To guide this encounter and dialogue between the Commission and the local Church as mandated in “Praedicate Evangelium,” we are looking to the ad limina process. Soon after the last Plenary, the Commission developed a draft questionnaire focusing specifically on prevention and safeguarding practices in the local Church and which would accompany the ad limina report that is distributed by the Dicasteries for Bishops, Evangelization and Oriental Churches. The Bishops’ Conferences of Mexico, Colombia and Papua New Guinea have already responded to these questions, making for a much more constructive ad limina process. Also, I recently met with the new Prefect for the Dicastery for Bishops and shared our hopes for a more incisive role in the ad limina process. We also discussed a proposed Memorandum of Information Exchange, similar to the one signed with the Dicastery for Evangelization.
One of the most significant challenges to the Commission has been the lack of adequate staffing. Our actual budget last year was $350,000, among the smallest in the Curia. The cost for 4 full-time staff and 5 part-time consultants amounts to $200,000, the balance goes to travel and other costs related to the Plenaries and other activities such as seminars and publications. According to the numbers made public by the Secretariat for the Economy, the Dicastery for the Doctrine of the Faith, where we are located in the Curial structure, has a budget of approximately $2 million.
Last year, we secured a small increase in our budget from the Secretariat for the Economy to add one person to our full-time Rome office. However, following the practice elsewhere in the Curia, we sought budget support from the GHR Foundation, based in Minnesota, USA, whose goal is to support the Holy Father’s reform efforts in the Curia. They kindly assigned us up to $500,000 per year for three years, which they used directly to engage staff to support the Commission’s regional group structure. We now have 10 additional staff positions hired directly by the Foundation, so the payments do not pass through the Vatican, to assist our work while remaining located in the regions which they serve. This reflects the Holy Father’s focus on the Particular Churches, maintains a non-Vatican focus, and is perhaps a new model for a decentralized structure.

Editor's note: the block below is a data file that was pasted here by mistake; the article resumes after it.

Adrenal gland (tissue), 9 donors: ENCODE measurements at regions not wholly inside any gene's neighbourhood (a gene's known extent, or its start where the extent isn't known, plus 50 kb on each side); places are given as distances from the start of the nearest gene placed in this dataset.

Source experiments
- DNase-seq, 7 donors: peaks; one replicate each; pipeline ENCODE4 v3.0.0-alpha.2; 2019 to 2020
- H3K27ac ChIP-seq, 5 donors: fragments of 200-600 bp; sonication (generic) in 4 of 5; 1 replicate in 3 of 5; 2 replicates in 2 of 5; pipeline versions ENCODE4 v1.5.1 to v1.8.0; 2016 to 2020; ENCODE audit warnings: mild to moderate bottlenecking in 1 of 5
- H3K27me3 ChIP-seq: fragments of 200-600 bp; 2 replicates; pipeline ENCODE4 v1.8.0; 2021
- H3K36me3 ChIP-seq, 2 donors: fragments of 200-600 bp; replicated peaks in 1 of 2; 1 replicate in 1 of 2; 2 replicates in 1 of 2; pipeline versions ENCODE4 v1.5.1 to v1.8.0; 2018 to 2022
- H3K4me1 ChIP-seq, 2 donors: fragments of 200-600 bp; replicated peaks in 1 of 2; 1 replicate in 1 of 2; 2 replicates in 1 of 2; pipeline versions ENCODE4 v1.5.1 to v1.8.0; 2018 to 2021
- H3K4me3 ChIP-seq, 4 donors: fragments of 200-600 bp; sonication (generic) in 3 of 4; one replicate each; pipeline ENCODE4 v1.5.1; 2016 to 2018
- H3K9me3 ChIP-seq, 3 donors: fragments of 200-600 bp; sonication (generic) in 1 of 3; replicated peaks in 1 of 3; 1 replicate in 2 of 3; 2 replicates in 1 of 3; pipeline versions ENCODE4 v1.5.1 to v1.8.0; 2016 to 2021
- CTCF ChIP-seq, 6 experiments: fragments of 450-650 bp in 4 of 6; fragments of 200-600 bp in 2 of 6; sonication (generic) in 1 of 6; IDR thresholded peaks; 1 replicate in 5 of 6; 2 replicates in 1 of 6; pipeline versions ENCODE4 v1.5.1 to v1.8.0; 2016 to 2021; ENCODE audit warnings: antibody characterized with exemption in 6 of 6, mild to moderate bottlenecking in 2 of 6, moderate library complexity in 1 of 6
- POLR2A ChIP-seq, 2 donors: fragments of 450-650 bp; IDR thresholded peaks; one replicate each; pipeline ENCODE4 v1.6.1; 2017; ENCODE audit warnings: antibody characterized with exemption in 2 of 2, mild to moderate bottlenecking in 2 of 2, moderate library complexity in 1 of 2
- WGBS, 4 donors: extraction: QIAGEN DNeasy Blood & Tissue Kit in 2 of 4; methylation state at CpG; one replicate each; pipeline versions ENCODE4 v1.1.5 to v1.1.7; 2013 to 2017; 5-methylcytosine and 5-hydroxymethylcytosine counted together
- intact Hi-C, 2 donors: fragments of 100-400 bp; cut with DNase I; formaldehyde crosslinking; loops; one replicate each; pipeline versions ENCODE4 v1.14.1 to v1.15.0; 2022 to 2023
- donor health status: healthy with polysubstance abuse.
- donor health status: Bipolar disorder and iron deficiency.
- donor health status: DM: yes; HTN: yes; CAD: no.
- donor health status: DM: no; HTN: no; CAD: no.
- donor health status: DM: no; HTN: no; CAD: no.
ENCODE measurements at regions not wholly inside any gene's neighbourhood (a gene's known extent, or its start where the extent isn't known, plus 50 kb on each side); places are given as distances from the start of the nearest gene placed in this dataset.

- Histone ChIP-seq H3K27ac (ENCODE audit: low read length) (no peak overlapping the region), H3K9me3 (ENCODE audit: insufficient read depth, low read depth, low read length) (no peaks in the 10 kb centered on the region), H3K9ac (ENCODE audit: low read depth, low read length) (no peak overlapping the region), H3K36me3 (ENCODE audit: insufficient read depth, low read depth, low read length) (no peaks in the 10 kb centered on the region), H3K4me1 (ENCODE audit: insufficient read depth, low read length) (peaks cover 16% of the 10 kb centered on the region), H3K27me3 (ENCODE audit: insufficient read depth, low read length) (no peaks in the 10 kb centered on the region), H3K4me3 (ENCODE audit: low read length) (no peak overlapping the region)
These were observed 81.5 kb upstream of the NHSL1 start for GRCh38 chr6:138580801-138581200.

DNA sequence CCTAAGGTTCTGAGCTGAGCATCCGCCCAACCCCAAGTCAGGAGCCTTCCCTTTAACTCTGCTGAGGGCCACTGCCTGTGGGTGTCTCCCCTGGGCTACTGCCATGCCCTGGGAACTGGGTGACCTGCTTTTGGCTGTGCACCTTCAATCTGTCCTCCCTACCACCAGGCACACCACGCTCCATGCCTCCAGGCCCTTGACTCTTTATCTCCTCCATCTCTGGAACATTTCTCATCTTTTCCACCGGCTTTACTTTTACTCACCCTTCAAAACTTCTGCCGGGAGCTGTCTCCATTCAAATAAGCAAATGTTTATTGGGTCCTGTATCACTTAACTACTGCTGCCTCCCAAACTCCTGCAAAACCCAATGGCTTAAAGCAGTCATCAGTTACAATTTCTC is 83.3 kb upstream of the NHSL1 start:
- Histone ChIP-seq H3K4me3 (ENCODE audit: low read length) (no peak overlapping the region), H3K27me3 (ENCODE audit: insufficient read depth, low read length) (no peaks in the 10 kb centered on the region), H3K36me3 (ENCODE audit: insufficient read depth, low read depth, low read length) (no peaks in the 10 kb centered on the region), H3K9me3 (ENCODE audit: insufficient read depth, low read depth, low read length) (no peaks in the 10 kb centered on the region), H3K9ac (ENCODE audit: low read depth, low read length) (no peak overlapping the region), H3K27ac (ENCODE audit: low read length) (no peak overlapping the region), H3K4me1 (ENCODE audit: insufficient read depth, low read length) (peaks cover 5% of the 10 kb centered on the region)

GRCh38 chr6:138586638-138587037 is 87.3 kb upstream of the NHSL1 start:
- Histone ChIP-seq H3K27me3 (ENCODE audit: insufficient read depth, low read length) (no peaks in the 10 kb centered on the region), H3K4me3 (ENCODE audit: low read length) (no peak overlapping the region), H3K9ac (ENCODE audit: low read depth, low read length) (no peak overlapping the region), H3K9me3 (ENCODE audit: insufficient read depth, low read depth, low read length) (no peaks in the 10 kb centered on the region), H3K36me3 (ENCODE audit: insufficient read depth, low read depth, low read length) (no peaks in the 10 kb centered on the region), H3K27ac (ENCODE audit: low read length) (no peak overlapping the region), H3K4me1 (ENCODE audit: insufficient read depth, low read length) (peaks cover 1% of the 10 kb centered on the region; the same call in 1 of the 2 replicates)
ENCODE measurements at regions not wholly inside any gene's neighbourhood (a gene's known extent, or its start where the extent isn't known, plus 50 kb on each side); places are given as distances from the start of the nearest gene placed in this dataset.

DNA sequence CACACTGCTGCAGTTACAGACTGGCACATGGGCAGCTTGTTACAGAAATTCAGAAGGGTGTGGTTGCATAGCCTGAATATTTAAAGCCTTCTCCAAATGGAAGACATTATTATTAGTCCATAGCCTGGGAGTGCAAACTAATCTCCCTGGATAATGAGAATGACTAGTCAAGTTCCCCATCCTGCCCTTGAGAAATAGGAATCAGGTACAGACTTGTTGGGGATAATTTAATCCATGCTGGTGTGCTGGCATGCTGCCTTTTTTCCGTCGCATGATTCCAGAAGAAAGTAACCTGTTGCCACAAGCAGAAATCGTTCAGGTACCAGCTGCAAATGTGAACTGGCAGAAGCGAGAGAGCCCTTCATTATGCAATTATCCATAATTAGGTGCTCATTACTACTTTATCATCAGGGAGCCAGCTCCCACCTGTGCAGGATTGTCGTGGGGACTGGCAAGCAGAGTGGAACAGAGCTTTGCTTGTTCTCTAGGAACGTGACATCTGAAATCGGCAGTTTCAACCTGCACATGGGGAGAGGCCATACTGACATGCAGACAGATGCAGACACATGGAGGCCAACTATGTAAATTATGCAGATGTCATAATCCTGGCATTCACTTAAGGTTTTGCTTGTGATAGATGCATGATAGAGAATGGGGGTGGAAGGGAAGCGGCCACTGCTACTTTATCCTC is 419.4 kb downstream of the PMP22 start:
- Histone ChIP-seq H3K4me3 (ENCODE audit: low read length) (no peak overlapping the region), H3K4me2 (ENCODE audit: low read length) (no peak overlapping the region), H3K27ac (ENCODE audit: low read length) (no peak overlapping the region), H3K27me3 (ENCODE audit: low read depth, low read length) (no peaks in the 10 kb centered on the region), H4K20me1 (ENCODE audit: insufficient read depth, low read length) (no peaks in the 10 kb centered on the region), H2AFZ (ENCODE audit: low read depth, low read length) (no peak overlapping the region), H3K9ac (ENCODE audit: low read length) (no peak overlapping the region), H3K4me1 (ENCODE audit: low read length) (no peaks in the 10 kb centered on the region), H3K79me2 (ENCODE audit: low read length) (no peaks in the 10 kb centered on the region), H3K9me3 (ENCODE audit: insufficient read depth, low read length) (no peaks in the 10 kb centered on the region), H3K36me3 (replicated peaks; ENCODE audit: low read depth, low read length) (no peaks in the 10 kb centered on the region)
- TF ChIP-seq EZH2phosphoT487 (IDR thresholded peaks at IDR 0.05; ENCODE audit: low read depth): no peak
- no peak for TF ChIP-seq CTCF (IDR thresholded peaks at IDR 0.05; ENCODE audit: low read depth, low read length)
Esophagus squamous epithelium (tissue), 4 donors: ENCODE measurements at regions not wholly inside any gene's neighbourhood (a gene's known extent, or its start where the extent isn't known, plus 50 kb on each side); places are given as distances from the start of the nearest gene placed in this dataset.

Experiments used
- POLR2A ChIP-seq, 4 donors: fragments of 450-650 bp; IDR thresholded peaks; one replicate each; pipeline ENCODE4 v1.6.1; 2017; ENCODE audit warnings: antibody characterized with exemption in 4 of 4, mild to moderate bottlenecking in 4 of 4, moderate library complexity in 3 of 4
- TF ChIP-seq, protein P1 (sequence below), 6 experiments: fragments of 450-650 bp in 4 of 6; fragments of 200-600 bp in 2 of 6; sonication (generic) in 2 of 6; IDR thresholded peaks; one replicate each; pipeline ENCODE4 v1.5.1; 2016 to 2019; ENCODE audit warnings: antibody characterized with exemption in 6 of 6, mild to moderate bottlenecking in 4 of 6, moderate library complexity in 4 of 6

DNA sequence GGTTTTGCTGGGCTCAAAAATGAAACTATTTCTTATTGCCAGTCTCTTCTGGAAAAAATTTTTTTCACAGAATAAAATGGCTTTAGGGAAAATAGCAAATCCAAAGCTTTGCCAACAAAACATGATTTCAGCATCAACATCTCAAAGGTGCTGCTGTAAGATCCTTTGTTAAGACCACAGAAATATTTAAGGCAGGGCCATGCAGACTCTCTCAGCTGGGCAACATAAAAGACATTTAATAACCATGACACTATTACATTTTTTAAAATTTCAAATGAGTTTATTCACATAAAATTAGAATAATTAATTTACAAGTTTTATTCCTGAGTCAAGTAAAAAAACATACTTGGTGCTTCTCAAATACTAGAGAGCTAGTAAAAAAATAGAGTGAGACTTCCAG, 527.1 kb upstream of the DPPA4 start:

For many years, the Commission has been in need of meeting space, especially as its role in the ad limina process has expanded. Welcoming victims and survivors has been a priority of the Commission since the beginning. The few cramped converted residences that were once used during Conclave provided us with proximity to the Holy Father’s residence but not much accessibility for the people we want to welcome and assist. After an extensive search and the intervention of the Holy Father himself, the Commission secured space in the office of the Vicariate of Rome near the Pantheon. With room for staff and with a large meeting room for the ad limina visit, the new space in Via della Pigna also has a small mission chapel named after San Giovanni that we can use should we entertain and host visiting groups. At our inaugural Mass, we were delighted to be joined by a group of victims/survivors from Slovenia with whom we also spent time here in Maffei.